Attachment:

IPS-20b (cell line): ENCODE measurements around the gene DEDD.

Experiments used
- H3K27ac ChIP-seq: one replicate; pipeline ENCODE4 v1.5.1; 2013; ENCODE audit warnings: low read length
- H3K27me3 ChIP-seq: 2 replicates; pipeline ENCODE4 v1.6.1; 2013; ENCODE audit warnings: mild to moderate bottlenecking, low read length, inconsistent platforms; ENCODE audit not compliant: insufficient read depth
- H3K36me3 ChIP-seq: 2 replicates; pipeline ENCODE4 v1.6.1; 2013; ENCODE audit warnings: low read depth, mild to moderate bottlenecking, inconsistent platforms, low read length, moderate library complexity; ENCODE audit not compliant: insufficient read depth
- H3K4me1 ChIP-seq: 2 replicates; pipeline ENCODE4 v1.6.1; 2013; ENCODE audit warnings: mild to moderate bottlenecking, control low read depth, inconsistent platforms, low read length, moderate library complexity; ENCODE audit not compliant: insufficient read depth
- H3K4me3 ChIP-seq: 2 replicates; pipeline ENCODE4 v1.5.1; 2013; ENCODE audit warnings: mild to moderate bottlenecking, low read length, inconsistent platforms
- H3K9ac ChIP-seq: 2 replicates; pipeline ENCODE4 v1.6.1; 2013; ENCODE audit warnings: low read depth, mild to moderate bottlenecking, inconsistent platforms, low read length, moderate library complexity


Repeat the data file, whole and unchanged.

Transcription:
IPS-20b (cell line): ENCODE measurements around the gene DEDD.

Experiments used
- H3K27ac ChIP-seq: one replicate; pipeline ENCODE4 v1.5.1; 2013; ENCODE audit warnings: low read length
- H3K27me3 ChIP-seq: 2 replicates; pipeline ENCODE4 v1.6.1; 2013; ENCODE audit warnings: mild to moderate bottlenecking, low read length, inconsistent platforms; ENCODE audit not compliant: insufficient read depth
- H3K36me3 ChIP-seq: 2 replicates; pipeline ENCODE4 v1.6.1; 2013; ENCODE audit warnings: low read depth, mild to moderate bottlenecking, inconsistent platforms, low read length, moderate library complexity; ENCODE audit not compliant: insufficient read depth
- H3K4me1 ChIP-seq: 2 replicates; pipeline ENCODE4 v1.6.1; 2013; ENCODE audit warnings: mild to moderate bottlenecking, control low read depth, inconsistent platforms, low read length, moderate library complexity; ENCODE audit not compliant: insufficient read depth
- H3K4me3 ChIP-seq: 2 replicates; pipeline ENCODE4 v1.5.1; 2013; ENCODE audit warnings: mild to moderate bottlenecking, low read length, inconsistent platforms
- H3K9ac ChIP-seq: 2 replicates; pipeline ENCODE4 v1.6.1; 2013; ENCODE audit warnings: low read depth, mild to moderate bottlenecking, inconsistent platforms, low read length, moderate library complexity